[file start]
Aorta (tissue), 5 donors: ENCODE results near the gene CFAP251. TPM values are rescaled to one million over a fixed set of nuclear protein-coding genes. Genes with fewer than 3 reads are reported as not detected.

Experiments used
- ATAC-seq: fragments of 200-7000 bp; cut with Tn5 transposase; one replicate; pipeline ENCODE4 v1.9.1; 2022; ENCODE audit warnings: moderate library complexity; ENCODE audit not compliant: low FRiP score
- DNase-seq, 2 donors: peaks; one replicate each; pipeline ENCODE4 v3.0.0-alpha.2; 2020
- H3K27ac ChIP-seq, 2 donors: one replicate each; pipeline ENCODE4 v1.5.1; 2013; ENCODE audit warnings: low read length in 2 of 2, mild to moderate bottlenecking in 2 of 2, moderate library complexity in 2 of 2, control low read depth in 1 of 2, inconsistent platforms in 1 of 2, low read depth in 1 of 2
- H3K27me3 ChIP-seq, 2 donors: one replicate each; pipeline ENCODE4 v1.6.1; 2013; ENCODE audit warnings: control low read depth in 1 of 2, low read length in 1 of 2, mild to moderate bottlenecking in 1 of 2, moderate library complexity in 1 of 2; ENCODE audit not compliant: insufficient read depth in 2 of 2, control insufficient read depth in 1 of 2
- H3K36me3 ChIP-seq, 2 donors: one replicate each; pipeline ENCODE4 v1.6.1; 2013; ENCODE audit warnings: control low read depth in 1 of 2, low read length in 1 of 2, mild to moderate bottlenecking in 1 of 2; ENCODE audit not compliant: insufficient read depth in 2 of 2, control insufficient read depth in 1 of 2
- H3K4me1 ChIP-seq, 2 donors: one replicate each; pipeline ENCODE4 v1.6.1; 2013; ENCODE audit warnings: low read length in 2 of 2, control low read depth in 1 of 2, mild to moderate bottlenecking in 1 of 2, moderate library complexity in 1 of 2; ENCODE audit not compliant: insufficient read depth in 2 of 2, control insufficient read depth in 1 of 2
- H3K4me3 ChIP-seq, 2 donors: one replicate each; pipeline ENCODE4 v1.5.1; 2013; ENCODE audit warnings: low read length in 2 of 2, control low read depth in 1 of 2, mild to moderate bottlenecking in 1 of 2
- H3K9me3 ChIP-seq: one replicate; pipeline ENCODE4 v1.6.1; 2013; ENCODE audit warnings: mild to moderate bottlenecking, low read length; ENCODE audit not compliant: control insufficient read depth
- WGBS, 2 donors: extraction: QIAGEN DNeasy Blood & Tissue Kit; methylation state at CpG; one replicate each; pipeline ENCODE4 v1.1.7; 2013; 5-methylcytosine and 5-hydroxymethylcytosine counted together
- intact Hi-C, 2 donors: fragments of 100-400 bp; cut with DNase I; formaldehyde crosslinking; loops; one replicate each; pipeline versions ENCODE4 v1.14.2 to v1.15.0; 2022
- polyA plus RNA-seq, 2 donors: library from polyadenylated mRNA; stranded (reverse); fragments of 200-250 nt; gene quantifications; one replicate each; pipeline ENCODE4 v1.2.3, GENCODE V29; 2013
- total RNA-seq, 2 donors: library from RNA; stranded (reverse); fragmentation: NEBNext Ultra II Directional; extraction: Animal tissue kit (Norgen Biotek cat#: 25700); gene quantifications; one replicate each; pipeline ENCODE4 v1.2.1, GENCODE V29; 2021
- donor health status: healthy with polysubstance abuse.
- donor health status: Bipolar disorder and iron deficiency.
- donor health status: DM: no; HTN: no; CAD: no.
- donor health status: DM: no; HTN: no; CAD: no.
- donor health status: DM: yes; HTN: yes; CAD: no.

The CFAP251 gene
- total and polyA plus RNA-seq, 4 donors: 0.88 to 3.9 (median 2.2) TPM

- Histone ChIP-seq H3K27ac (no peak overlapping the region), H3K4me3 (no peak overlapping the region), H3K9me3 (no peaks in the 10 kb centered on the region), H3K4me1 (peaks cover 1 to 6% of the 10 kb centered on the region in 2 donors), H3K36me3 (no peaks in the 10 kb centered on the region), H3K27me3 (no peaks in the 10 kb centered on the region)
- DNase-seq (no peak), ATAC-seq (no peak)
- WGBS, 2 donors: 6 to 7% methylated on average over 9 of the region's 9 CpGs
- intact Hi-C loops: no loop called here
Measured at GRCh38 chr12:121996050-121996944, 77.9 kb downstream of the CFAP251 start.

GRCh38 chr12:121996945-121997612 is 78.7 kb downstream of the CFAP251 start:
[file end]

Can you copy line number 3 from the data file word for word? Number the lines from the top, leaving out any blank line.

- ATAC-seq: fragments of 200-7000 bp; cut with Tn5 transposase; one replicate; pipeline ENCODE4 v1.9.1; 2022; ENCODE audit warnings: moderate library complexity; ENCODE audit not compliant: low FRiP score